4. istvanb

    istvanb

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    Dec 10, 2012
    Well, I dont think so. Or else manufacturers have to change their documentation since I have seen the first method in dozens of them and have never seen the second.
     
  5. istvanb

    istvanb

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    Dec 10, 2012
    So lets assume the power supply can not sink the current. What would happen to the SSR/the diode in the second configuration?
     
  6. BobK

    BobK

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    Jan 5, 2010
    The current from the indcutor has to find a path. This may include blowing out semiconductors.

    Bob
     
  7. (*steve*)

    (*steve*) ¡sǝpodᴉʇuɐ ǝɥʇ ɹɐǝɥd Moderator

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    Jan 21, 2010
    To expand on Bob's comment, *something* will conduct in a manner that it is not supposed to.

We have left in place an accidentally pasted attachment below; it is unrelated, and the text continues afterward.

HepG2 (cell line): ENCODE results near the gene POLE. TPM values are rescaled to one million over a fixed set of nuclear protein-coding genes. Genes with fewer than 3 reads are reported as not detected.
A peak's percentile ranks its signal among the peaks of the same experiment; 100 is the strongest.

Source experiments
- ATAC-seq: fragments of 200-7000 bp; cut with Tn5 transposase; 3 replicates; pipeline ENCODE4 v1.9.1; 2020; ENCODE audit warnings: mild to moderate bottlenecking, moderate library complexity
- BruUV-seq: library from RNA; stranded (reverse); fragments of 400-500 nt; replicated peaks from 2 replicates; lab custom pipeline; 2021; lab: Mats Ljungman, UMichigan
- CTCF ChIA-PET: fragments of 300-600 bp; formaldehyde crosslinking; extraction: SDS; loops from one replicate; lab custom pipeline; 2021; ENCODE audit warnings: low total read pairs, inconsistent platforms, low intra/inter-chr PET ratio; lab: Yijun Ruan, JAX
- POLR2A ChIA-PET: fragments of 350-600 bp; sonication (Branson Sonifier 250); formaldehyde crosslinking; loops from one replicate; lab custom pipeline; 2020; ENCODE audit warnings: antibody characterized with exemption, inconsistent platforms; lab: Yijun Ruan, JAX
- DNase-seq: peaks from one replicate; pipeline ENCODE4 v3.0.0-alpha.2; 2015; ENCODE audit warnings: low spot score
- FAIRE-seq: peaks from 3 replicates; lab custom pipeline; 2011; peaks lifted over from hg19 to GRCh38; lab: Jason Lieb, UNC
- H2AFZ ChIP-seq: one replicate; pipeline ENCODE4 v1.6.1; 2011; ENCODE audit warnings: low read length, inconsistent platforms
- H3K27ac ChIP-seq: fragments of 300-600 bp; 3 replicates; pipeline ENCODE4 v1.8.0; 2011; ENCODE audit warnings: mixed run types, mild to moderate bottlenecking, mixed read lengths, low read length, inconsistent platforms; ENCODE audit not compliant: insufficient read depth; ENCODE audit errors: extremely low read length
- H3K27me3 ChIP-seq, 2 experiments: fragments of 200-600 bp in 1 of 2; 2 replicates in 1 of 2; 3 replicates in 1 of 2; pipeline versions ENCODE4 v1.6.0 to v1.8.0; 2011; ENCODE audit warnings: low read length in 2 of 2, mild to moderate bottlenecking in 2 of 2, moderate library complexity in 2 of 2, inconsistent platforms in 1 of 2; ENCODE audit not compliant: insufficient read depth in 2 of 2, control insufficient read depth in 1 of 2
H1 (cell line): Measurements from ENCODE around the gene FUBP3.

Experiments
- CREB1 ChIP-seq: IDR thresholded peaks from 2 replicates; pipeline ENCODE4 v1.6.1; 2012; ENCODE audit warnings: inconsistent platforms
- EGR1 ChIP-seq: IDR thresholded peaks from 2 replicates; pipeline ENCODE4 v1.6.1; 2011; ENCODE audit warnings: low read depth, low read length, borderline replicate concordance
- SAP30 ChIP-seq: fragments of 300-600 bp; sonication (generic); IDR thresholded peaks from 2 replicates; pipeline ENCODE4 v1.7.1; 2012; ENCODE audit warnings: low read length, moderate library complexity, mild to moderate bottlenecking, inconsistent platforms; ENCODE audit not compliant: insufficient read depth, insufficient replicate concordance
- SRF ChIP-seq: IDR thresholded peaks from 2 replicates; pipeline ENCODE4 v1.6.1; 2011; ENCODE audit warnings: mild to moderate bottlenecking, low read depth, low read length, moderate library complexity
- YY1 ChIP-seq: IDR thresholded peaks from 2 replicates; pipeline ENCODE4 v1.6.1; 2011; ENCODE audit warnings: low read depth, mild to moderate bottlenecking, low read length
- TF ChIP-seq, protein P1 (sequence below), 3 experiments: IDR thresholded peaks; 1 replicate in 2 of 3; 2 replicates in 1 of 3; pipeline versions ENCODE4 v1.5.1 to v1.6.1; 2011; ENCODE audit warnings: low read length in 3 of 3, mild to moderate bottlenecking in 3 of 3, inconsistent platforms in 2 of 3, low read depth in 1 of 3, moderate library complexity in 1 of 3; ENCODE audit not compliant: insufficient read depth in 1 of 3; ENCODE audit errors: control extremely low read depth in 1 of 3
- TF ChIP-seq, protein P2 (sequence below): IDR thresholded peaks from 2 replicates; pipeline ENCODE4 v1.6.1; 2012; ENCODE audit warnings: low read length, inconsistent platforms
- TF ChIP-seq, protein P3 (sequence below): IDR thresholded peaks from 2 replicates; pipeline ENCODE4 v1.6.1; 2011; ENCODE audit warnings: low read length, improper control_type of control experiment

You may get an arc somewhere, a diode may conduct in the reverse direction, or something else in the circuit will conduct to prevent the voltage reaching a (theoretically) infinite value. One of these things (or a variant of them) is always going to happen. If the device that breaks over is not designed to do so then you are likely to cause some amount of cumulative damage until it eventually fails.

    If there is a capacitor in the circuit, this impulse will be limited in amplitude, and may not cause damage if the rise in voltage can be tolerated. Circuits also have inductances, and they may work for or against you. It gets very complex to define the behavior.